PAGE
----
Fossil urbanism: fossil fuel flows, settler colonial circulations, and the production of carbon cities

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Abstract

This paper considers how urban space is produced and structured by the fossil fuel energy regime in ways that deepen and extend racial, colonial, capitalist power, and logics of accumulation. While existing literature emphasizes how fossil fuel consumption shapes urban environments, this paper foregrounds how urban space is likewise ordered in accordance with the demands of fossil fuel circulation. Cities are important hubs of collection and redistribution of fossil fuels as they pass through urban space along a global hydrocarbon commodity chain. Drawing on the case of Vancouver, British Columbia, I demonstrate how the demands of fossil capital to ensure the smooth flow of fossil fuels across global capitalist space places urban populations and unceded Indigenous lands and waters at risk. However, the case of Vancouver also shows that moments of infrastructural reorientation provide strategic opportunities for those wishing to disrupt fossil fuel flows and assert decolonized post-carbon urban futures.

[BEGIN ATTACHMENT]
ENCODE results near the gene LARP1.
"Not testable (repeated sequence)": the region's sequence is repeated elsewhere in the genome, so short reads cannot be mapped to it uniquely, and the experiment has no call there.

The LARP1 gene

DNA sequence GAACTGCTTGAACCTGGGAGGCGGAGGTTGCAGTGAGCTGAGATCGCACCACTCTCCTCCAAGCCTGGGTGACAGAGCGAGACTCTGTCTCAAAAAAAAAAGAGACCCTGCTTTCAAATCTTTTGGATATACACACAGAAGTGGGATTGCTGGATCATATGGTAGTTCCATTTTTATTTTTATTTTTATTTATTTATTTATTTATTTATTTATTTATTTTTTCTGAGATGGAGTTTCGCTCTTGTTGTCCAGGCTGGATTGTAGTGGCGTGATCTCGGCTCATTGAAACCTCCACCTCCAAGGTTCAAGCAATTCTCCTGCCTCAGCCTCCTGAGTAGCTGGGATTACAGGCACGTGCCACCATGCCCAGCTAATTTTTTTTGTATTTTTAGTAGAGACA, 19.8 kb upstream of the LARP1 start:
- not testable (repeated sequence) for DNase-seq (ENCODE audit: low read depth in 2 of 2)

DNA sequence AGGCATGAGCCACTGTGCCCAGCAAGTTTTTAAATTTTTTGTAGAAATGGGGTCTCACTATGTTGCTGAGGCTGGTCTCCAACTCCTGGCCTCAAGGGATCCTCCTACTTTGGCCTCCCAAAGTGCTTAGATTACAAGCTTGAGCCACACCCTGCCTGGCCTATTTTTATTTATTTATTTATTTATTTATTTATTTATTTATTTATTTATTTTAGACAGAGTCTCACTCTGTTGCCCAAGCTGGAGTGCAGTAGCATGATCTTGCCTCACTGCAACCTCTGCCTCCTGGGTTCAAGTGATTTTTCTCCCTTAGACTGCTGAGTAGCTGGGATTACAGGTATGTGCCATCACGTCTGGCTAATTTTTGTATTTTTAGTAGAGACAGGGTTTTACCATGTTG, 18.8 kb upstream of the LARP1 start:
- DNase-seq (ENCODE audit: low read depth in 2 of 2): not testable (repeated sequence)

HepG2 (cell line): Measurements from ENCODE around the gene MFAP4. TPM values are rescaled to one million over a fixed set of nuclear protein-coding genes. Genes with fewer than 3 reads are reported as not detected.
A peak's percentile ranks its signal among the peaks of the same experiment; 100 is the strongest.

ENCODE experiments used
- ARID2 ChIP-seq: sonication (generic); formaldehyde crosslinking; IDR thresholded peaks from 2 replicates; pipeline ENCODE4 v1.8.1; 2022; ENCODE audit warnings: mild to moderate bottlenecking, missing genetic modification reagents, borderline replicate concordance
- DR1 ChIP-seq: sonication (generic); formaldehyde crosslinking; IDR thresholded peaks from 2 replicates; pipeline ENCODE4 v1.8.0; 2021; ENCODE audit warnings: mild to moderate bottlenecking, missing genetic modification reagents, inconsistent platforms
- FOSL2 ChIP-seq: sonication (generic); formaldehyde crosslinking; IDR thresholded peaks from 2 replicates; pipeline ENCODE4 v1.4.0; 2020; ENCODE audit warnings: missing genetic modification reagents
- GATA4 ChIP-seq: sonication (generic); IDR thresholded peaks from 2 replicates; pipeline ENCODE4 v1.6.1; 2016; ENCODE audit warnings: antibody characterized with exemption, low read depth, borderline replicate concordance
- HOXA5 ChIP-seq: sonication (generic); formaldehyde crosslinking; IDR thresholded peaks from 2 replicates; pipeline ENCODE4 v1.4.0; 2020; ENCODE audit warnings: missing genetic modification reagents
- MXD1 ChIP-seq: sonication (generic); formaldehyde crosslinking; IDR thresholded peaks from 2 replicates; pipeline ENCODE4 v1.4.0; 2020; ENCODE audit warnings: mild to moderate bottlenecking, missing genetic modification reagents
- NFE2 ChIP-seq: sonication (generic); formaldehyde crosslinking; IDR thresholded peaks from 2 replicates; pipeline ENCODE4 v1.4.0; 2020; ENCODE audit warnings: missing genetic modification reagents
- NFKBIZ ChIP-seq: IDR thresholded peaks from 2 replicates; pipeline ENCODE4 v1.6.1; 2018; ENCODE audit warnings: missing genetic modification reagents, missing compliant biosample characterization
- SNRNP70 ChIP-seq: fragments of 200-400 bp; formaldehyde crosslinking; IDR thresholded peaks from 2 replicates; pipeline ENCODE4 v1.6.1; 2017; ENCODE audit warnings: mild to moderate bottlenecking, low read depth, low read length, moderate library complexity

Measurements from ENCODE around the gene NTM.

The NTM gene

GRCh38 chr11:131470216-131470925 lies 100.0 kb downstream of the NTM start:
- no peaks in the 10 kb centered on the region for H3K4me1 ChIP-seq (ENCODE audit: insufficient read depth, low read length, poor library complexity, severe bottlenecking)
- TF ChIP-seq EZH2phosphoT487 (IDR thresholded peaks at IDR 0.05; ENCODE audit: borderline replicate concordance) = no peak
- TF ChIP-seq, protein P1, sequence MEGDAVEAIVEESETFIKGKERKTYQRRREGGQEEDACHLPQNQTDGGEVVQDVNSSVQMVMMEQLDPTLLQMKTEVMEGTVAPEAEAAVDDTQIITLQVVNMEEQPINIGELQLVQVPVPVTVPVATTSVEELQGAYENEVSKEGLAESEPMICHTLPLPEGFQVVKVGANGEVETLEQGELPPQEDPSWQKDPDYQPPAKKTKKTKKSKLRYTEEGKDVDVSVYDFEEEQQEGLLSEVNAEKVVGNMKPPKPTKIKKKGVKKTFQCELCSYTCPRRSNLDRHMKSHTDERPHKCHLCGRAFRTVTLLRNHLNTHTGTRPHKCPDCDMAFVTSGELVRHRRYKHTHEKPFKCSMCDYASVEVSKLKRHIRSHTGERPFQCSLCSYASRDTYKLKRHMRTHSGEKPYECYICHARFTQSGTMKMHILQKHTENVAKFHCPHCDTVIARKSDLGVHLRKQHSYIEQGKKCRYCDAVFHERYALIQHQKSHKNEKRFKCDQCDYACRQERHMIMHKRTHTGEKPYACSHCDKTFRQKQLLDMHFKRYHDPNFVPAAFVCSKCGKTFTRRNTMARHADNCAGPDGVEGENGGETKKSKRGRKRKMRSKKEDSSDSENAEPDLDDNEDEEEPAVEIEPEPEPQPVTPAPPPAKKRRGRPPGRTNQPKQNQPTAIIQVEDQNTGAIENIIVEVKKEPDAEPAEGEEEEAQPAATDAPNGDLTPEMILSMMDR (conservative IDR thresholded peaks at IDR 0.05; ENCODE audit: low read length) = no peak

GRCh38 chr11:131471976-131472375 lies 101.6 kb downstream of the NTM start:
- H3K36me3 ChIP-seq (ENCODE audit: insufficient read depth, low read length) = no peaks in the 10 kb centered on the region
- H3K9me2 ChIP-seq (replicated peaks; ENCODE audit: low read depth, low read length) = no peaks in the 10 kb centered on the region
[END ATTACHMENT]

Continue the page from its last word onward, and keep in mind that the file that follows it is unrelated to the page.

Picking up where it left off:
Original languageEnglish
JournalUrban Geography
VolumeLatest Articles
Early online date13 Nov 2020
DOIs
Publication statusE-pub ahead of print - 13 Nov 2020

Keywords

  • Logistics cities
  • Supply chains
  • Infrastructure
  • Fossil capital
  • Pipelines
  • Settler colonial city

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